“Subject to approval from the council, our long-term regeneration programme will see the area transformed.”

Frustrated by the prospect of waiting for a long-term redevelopment and faced with grim conditions, the residents are fighting back.

For the Ahmad family, moving from temporary accommodation in Crystal Palace to a rented property in Mitcham was a fresh start – or so they thought.

The family say they have lost count of the number of times they have complained to Clarion about living conditions on Eastfields, who allegedly responded with: “You’ve just got to deal with it.”

Damp walls, leaks, and mould that has grown so large it caused a hallway mirror to smash into pieces are just some of the endless problems the family have encountered.

They told MyLondon: “We had a dangerous leak for three years, three years with no solution.

“It’s not like we were sitting and doing nothing, we were constantly complaining, but we didn’t get any help at all.

“If the water went into the fuse box, it could have caused a fire, but they (Clarion Housing) said they couldn’t move it.

“They said it was to do with money. If we didn’t take that step, that fuse box might have been the reason we wouldn’t be here today.”

‘Biggest mistake of my life’
MyLondon also found multiple cases of other residents with dangerous leaks that had got into or around fuse boxes.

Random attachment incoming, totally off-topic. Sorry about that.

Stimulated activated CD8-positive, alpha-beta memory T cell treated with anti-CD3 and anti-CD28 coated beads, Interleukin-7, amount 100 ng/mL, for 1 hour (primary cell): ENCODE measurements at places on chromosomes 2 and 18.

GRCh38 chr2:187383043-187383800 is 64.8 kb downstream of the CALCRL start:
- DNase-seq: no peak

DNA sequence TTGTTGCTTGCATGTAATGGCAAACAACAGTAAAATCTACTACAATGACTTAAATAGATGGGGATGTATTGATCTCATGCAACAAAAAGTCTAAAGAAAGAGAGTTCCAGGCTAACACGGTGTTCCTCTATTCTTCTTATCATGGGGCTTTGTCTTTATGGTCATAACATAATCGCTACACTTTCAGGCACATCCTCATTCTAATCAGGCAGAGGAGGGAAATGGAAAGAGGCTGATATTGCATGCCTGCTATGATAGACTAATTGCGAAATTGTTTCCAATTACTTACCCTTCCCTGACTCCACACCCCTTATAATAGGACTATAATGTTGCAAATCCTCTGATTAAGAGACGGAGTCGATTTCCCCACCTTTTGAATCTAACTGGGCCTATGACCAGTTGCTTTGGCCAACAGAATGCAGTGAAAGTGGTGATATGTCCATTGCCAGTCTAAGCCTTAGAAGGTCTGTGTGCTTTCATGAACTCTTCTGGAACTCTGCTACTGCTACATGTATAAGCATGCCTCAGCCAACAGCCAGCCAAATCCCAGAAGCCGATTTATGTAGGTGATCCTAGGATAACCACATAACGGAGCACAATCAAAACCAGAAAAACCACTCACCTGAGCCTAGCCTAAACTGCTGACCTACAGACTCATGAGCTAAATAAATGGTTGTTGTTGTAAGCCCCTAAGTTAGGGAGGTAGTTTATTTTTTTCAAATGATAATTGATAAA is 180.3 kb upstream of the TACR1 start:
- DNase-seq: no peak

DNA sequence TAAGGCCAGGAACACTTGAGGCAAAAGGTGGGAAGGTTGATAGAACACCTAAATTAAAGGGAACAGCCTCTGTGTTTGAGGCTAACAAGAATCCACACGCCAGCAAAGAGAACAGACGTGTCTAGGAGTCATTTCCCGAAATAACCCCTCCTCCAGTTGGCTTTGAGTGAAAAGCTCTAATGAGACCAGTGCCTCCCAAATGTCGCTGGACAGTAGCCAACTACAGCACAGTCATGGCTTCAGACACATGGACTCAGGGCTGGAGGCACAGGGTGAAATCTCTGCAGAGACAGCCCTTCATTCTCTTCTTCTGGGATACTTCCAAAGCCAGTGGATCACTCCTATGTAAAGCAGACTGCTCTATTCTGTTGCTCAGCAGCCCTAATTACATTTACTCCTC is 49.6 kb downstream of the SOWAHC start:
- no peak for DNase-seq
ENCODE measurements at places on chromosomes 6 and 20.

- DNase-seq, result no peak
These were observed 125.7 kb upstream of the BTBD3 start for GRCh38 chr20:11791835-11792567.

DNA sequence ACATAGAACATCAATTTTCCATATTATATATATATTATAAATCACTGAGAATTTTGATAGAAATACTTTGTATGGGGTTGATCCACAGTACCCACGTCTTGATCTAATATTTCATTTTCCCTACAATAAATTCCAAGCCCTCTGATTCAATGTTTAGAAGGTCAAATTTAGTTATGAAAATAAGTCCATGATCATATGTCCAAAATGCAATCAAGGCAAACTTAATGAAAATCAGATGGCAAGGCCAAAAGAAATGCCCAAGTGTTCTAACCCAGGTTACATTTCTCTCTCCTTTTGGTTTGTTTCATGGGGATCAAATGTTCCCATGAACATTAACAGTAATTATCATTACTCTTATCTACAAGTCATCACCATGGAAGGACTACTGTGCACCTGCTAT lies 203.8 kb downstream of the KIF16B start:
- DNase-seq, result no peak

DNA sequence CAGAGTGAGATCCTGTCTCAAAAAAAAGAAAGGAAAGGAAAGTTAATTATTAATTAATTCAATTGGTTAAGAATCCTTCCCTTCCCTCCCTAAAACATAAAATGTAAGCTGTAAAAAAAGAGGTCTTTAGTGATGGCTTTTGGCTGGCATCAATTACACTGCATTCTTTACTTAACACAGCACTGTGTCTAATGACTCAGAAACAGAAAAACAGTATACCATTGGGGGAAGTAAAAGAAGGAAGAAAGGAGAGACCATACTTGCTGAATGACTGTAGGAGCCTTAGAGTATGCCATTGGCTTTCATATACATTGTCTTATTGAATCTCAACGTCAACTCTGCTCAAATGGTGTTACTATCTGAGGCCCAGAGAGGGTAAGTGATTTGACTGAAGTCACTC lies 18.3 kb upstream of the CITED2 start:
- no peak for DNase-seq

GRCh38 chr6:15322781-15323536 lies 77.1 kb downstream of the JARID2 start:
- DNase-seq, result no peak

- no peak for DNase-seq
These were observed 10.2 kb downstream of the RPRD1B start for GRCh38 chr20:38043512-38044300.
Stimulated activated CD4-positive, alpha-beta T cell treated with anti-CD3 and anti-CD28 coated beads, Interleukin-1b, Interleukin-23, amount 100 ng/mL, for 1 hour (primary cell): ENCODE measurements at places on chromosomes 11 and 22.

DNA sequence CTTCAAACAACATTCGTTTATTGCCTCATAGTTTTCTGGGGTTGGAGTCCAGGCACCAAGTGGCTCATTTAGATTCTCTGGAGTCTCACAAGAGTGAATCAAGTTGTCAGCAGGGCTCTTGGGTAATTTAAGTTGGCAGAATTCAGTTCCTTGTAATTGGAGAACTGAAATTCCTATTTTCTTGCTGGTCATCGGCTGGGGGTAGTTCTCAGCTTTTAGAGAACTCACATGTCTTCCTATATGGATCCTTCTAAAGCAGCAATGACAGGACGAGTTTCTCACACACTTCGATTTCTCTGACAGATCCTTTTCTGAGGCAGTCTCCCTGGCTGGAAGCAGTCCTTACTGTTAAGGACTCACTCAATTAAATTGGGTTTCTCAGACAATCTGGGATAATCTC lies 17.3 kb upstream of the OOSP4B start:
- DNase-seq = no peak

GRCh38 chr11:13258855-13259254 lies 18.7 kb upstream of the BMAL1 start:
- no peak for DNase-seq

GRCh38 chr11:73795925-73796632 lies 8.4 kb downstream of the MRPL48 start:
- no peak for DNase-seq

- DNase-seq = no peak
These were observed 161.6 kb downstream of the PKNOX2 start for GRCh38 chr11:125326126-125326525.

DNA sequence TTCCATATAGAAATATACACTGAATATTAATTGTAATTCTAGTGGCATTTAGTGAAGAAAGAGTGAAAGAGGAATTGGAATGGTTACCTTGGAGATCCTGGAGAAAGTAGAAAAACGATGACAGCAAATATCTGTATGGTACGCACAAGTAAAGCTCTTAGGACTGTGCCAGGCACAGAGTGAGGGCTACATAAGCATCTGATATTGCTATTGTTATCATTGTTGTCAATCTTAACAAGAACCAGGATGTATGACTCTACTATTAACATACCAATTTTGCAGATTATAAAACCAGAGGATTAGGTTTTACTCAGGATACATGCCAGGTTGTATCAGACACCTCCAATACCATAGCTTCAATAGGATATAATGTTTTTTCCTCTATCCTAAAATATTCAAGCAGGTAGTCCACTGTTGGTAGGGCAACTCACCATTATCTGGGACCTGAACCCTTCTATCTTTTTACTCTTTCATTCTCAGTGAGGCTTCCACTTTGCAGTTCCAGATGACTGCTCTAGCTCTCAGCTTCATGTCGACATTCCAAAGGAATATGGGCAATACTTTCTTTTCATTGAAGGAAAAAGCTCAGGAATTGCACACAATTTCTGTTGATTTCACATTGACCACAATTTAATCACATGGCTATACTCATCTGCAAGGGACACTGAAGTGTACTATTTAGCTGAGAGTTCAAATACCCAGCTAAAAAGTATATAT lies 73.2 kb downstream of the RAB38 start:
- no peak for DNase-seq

Beverly Codd, another Clarion resident who lives on the estate, grew up there shortly after it was built in 1951.

She describes her return to Eastfields in 2016 as the “biggest mistake of her life”.

Beverly was at her wit’s end after a leak began in the cupboard in her hallway from the property above, who was a private tenant and “was not cooperating” with her.

Eventually, Beverly had to take matters into her own hands.

She claims she had to call the London Fire Brigade to knock down her neighbours door to turn the water off, as Clarion Housing said it was the responsibility of the private tenants.

But it was too late, as mould was growing extensively in Beverly’s wardrobe and bedroom, leaving Beverly with no choice but to knock her wardrobe down and throw away eight bags of mouldy clothes, a bed and a new wardrobe unit.

After discovering a major leak behind the bath panel that was “running like a tap” and measuring three inches high behind the bath panel, Beverly’s complaint was initially overlooked by the housing association.

“Clarion said, ‘we don’t know if it’s an emergency’ – which it clearly was,” she said.